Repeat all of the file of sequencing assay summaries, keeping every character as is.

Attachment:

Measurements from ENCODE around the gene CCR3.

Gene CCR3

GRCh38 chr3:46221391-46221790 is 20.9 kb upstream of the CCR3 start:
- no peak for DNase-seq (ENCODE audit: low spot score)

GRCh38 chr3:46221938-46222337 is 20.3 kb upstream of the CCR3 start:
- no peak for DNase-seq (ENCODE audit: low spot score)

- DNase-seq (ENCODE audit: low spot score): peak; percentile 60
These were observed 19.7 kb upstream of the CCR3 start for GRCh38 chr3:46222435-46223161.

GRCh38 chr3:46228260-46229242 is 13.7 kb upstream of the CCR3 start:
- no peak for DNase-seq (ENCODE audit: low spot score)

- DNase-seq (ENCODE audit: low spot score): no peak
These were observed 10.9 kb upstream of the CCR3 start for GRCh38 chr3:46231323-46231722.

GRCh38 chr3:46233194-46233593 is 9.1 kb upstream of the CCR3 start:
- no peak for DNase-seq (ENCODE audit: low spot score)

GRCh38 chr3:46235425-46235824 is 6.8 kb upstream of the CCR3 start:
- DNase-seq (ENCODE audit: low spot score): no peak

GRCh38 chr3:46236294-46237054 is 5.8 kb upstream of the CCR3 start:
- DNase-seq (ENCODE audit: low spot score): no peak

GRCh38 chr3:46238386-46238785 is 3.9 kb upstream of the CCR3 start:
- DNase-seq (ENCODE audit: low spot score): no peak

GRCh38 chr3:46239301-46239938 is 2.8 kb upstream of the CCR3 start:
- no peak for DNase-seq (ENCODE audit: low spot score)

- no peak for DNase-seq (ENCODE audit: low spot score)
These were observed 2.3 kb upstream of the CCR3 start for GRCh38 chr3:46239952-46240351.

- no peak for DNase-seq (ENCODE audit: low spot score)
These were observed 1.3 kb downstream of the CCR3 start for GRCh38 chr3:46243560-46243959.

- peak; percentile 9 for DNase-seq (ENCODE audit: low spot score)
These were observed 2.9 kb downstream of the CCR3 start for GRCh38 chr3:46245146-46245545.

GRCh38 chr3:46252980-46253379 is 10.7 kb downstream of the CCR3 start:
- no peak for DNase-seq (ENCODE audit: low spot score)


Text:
Measurements from ENCODE around the gene CCR3.

Gene CCR3

GRCh38 chr3:46221391-46221790 is 20.9 kb upstream of the CCR3 start:
- no peak for DNase-seq (ENCODE audit: low spot score)

GRCh38 chr3:46221938-46222337 is 20.3 kb upstream of the CCR3 start:
- no peak for DNase-seq (ENCODE audit: low spot score)

- DNase-seq (ENCODE audit: low spot score): peak; percentile 60
These were observed 19.7 kb upstream of the CCR3 start for GRCh38 chr3:46222435-46223161.

GRCh38 chr3:46228260-46229242 is 13.7 kb upstream of the CCR3 start:
- no peak for DNase-seq (ENCODE audit: low spot score)

- DNase-seq (ENCODE audit: low spot score): no peak
These were observed 10.9 kb upstream of the CCR3 start for GRCh38 chr3:46231323-46231722.

GRCh38 chr3:46233194-46233593 is 9.1 kb upstream of the CCR3 start:
- no peak for DNase-seq (ENCODE audit: low spot score)

GRCh38 chr3:46235425-46235824 is 6.8 kb upstream of the CCR3 start:
- DNase-seq (ENCODE audit: low spot score): no peak

GRCh38 chr3:46236294-46237054 is 5.8 kb upstream of the CCR3 start:
- DNase-seq (ENCODE audit: low spot score): no peak

GRCh38 chr3:46238386-46238785 is 3.9 kb upstream of the CCR3 start:
- DNase-seq (ENCODE audit: low spot score): no peak

GRCh38 chr3:46239301-46239938 is 2.8 kb upstream of the CCR3 start:
- no peak for DNase-seq (ENCODE audit: low spot score)

- no peak for DNase-seq (ENCODE audit: low spot score)
These were observed 2.3 kb upstream of the CCR3 start for GRCh38 chr3:46239952-46240351.

- no peak for DNase-seq (ENCODE audit: low spot score)
These were observed 1.3 kb downstream of the CCR3 start for GRCh38 chr3:46243560-46243959.

- peak; percentile 9 for DNase-seq (ENCODE audit: low spot score)
These were observed 2.9 kb downstream of the CCR3 start for GRCh38 chr3:46245146-46245545.

GRCh38 chr3:46252980-46253379 is 10.7 kb downstream of the CCR3 start:
- no peak for DNase-seq (ENCODE audit: low spot score)